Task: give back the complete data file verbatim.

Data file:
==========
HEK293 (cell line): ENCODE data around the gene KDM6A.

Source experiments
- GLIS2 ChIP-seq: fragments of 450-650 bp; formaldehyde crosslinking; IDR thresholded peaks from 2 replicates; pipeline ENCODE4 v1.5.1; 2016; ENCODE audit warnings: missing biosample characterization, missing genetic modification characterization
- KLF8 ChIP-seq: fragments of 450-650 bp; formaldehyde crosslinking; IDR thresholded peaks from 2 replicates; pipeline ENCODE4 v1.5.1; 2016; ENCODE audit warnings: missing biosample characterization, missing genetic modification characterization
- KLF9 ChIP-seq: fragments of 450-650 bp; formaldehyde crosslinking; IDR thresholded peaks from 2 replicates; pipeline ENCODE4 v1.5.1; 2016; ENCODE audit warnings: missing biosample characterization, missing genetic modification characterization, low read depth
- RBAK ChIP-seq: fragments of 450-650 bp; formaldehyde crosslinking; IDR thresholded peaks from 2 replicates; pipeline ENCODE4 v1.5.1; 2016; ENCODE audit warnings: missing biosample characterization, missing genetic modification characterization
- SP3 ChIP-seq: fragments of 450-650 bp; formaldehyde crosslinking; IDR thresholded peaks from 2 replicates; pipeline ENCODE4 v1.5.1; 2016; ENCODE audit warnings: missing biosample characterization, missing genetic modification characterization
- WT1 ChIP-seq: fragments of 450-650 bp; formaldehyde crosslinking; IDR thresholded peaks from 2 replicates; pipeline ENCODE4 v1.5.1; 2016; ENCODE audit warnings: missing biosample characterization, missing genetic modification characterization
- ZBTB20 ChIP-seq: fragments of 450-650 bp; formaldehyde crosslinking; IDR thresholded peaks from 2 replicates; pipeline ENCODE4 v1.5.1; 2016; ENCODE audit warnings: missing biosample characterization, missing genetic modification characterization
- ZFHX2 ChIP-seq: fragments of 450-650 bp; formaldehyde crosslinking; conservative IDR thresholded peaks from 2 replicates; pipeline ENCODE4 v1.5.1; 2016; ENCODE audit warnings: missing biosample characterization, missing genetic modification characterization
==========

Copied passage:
HEK293 (cell line): ENCODE data around the gene KDM6A.

Source experiments
- GLIS2 ChIP-seq: fragments of 450-650 bp; formaldehyde crosslinking; IDR thresholded peaks from 2 replicates; pipeline ENCODE4 v1.5.1; 2016; ENCODE audit warnings: missing biosample characterization, missing genetic modification characterization
- KLF8 ChIP-seq: fragments of 450-650 bp; formaldehyde crosslinking; IDR thresholded peaks from 2 replicates; pipeline ENCODE4 v1.5.1; 2016; ENCODE audit warnings: missing biosample characterization, missing genetic modification characterization
- KLF9 ChIP-seq: fragments of 450-650 bp; formaldehyde crosslinking; IDR thresholded peaks from 2 replicates; pipeline ENCODE4 v1.5.1; 2016; ENCODE audit warnings: missing biosample characterization, missing genetic modification characterization, low read depth
- RBAK ChIP-seq: fragments of 450-650 bp; formaldehyde crosslinking; IDR thresholded peaks from 2 replicates; pipeline ENCODE4 v1.5.1; 2016; ENCODE audit warnings: missing biosample characterization, missing genetic modification characterization
- SP3 ChIP-seq: fragments of 450-650 bp; formaldehyde crosslinking; IDR thresholded peaks from 2 replicates; pipeline ENCODE4 v1.5.1; 2016; ENCODE audit warnings: missing biosample characterization, missing genetic modification characterization
- WT1 ChIP-seq: fragments of 450-650 bp; formaldehyde crosslinking; IDR thresholded peaks from 2 replicates; pipeline ENCODE4 v1.5.1; 2016; ENCODE audit warnings: missing biosample characterization, missing genetic modification characterization
- ZBTB20 ChIP-seq: fragments of 450-650 bp; formaldehyde crosslinking; IDR thresholded peaks from 2 replicates; pipeline ENCODE4 v1.5.1; 2016; ENCODE audit warnings: missing biosample characterization, missing genetic modification characterization
- ZFHX2 ChIP-seq: fragments of 450-650 bp; formaldehyde crosslinking; conservative IDR thresholded peaks from 2 replicates; pipeline ENCODE4 v1.5.1; 2016; ENCODE audit warnings: missing biosample characterization, missing genetic modification characterization